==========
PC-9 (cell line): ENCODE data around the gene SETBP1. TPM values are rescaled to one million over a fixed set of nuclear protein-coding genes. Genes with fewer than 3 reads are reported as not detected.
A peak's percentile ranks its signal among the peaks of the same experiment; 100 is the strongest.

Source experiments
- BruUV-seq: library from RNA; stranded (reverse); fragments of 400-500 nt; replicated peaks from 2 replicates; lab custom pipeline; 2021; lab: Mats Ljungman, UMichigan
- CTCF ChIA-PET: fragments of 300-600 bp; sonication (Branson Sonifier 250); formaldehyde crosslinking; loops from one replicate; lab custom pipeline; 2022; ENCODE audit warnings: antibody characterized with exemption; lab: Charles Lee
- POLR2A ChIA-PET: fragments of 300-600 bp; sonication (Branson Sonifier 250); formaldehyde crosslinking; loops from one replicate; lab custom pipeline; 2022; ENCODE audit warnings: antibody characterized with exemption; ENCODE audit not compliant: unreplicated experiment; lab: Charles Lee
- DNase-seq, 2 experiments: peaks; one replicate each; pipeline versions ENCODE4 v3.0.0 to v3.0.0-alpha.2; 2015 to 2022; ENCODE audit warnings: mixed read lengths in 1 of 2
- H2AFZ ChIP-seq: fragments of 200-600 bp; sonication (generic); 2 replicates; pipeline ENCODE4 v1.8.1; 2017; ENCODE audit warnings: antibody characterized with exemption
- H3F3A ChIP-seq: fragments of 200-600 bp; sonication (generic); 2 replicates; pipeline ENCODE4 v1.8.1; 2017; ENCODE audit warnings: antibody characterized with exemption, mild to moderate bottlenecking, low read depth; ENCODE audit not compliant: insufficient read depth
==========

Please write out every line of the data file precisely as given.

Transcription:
PC-9 (cell line): ENCODE data around the gene SETBP1. TPM values are rescaled to one million over a fixed set of nuclear protein-coding genes. Genes with fewer than 3 reads are reported as not detected.
A peak's percentile ranks its signal among the peaks of the same experiment; 100 is the strongest.

Source experiments
- BruUV-seq: library from RNA; stranded (reverse); fragments of 400-500 nt; replicated peaks from 2 replicates; lab custom pipeline; 2021; lab: Mats Ljungman, UMichigan
- CTCF ChIA-PET: fragments of 300-600 bp; sonication (Branson Sonifier 250); formaldehyde crosslinking; loops from one replicate; lab custom pipeline; 2022; ENCODE audit warnings: antibody characterized with exemption; lab: Charles Lee
- POLR2A ChIA-PET: fragments of 300-600 bp; sonication (Branson Sonifier 250); formaldehyde crosslinking; loops from one replicate; lab custom pipeline; 2022; ENCODE audit warnings: antibody characterized with exemption; ENCODE audit not compliant: unreplicated experiment; lab: Charles Lee
- DNase-seq, 2 experiments: peaks; one replicate each; pipeline versions ENCODE4 v3.0.0 to v3.0.0-alpha.2; 2015 to 2022; ENCODE audit warnings: mixed read lengths in 1 of 2
- H2AFZ ChIP-seq: fragments of 200-600 bp; sonication (generic); 2 replicates; pipeline ENCODE4 v1.8.1; 2017; ENCODE audit warnings: antibody characterized with exemption
- H3F3A ChIP-seq: fragments of 200-600 bp; sonication (generic); 2 replicates; pipeline ENCODE4 v1.8.1; 2017; ENCODE audit warnings: antibody characterized with exemption, mild to moderate bottlenecking, low read depth; ENCODE audit not compliant: insufficient read depth